Should countries be encouraged to set up online tollgates that would allow them to monitor and charge for the content of communications crossing their borders? In the U.S., thank goodness, both political parties reject the idea. But some other governments -- chiefly Russia and China -- advocate expanding the authority of the International Telecommunications Union, an agency of the United Nations, to push forward such an approach. A global conference of more than 150 countries convened this week in Dubai to consider it.
The idea also has some support from telecommunications companies, notably the European Telecommunications Network Operators' Association, that would like to assess fees on content providers -- online video companies, for instance. They would like, in other words, to be able to make money not only from their subscribers, but also from any business hoping to use their wires to reach those subscribers.
In an age when global networks are used increasingly for important purposes such as electronic health record-keeping and long-distance education, it is essential that ITU governments continue to say no to tollgates and monitoring of all kinds -- and preserve the open Internet we have had since its inception.
The World Conference on International Telecommunications is being held in Dubai this week and next to update the treaty that governs how communications networks connect to one another around the world -- regulations that have existed since the 19th century but haven't been revised since 1988, before the Internet became what it is today.
The government representatives attending the conference hold their discussions behind closed doors. Still, it is easy enough to understand the commercial interest being generated -- simply by following the money.
Once upon a time, telecommunications operators earned their money chiefly from people using telephones. These profits have been undermined by the popularity of less expensive online communications services such as VoIP (Voice over Internet Protocol), and now the companies are looking for new sources of revenue. They can't charge fees to content providers, however, unless they know what content is crossing their lines. The Internet-control strategy that some governments want would give them the capacity to sniff out that content.
Just before the Dubai conference began, the standards arm of the ITU quietly endorsed a new "deep packet inspection" policy that would have standard Internet technology include mechanisms for examining the content of Internet communications. (A copy of the proposed standard, which was distributed to member countries but not the public, has been leaked.) Thus, governments could monitor political messages, and telecommunications companies could find out whether users employ applications, such as online telephone services, that might compete with the companies' businesses.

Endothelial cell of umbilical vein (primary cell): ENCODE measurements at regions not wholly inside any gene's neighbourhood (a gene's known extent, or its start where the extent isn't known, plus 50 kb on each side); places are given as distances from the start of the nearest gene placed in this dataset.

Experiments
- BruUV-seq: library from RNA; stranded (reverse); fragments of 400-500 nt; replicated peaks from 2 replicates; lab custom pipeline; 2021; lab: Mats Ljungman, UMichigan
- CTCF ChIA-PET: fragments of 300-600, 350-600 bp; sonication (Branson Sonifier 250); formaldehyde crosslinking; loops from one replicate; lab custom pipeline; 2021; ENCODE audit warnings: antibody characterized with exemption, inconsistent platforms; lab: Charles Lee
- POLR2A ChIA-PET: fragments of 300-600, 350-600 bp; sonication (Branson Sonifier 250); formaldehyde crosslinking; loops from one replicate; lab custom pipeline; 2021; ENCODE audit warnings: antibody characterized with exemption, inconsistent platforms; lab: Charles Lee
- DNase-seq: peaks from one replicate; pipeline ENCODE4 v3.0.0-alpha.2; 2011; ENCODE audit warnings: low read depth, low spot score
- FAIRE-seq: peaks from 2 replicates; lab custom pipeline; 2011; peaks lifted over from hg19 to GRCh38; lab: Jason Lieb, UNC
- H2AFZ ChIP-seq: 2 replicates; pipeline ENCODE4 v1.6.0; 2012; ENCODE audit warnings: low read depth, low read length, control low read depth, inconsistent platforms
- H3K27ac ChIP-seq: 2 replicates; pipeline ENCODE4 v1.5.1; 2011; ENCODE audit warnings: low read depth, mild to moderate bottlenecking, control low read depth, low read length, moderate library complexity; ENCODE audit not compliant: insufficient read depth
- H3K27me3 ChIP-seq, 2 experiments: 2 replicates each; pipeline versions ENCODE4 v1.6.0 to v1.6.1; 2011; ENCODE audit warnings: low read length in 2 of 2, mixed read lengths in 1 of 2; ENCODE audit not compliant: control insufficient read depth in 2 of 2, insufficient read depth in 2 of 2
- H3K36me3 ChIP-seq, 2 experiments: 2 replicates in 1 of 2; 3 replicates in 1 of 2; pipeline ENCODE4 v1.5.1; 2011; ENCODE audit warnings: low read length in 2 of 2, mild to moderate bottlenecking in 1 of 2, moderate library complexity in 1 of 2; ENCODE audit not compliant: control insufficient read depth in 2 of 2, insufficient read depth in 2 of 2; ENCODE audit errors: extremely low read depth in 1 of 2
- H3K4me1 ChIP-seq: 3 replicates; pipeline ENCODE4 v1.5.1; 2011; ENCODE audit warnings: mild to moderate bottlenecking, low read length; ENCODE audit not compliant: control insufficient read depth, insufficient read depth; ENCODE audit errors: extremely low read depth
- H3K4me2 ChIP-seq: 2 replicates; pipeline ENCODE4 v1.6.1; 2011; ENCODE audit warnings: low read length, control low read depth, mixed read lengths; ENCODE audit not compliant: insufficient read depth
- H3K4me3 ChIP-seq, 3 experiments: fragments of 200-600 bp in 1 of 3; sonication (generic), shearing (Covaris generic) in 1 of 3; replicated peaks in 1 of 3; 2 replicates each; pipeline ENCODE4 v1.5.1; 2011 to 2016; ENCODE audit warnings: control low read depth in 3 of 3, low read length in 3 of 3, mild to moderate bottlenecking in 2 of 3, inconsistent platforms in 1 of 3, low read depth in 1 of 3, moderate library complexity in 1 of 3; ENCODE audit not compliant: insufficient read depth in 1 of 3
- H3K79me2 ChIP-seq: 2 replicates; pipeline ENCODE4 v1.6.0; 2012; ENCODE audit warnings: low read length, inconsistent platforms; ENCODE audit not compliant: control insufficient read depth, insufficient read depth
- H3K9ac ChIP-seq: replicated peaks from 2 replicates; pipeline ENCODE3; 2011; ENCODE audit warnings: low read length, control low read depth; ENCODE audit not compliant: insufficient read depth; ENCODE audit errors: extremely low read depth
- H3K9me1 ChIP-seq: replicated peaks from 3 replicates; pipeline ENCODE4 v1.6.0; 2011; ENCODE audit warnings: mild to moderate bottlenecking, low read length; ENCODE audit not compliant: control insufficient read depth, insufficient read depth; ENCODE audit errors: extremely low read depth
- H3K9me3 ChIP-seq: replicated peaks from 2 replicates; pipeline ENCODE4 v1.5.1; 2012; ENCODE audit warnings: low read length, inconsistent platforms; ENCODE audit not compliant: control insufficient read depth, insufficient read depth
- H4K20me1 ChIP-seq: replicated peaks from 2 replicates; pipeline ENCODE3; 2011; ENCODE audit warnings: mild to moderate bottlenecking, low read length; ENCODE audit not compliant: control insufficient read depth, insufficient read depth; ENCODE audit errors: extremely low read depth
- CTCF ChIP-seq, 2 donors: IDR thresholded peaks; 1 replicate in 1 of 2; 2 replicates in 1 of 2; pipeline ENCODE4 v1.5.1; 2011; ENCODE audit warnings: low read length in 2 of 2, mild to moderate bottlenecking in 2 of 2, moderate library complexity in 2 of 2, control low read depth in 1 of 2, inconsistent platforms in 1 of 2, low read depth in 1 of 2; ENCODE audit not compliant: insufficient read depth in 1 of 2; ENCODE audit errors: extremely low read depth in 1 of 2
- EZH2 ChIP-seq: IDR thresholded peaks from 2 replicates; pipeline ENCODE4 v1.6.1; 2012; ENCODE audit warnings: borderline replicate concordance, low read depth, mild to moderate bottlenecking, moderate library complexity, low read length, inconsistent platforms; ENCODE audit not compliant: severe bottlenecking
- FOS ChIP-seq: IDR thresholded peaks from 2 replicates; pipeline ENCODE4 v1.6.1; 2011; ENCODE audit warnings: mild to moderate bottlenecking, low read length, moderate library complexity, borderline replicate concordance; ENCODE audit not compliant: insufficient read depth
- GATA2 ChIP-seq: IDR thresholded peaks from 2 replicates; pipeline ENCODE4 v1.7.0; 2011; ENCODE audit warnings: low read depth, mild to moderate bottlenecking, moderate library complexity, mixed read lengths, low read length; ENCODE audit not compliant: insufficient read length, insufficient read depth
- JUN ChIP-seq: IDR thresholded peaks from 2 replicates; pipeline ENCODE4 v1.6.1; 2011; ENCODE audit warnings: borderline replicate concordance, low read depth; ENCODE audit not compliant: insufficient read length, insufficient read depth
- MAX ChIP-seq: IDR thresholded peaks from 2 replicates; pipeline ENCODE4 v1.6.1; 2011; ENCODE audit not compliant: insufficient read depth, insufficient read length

At the Dubai meeting, Russia and a number of Middle Eastern countries have called to make this standard mandatory for all Internet technology companies and network operators' equipment.
The Center for Democracy & Technology, a nonprofit organization in Washington that promotes Internet freedom, says that the technical standard could "give governments and companies the ability to sift through all of an Internet user's traffic -- including emails, banking transactions and voice calls -- without adequate privacy safeguards."
This kind of wholesale surveillance would enable profit- maximizing network operators to charge special fees for particular uses of the Internet. Under the draft standard, Internet users wouldn't have the ability to cloak traffic in virtual envelopes that would keep it private. Needless to say, no consideration has been made for the security risks posed by adding such sniffing capabilities to a network.
The outcome of the Dubai meeting, standing alone, is not likely to change the Internet used by people in the U.S. Congress would have to adopt any treaty amendments before they could be effective in the U.S. There is little danger of that happening.
For good measure, on Dec. 5, the House of Representatives passed a unanimous resolution opposing centralized UN control of the Internet.
What's at stake, however, is the free global Internet pathway. If any one country erected a toll system by itself, it would probably lose its connection to the rest of the Web and become an unpopular and isolated island. But if a large group of countries collectively agreed that such toll-taking makes sense, the decision could change the architecture and generative nature of the Internet for everyone.
Susan P. Crawford is a contributor to Bloomberg View and a visiting professor at the Harvard Kennedy School of Government and Harvard Law School.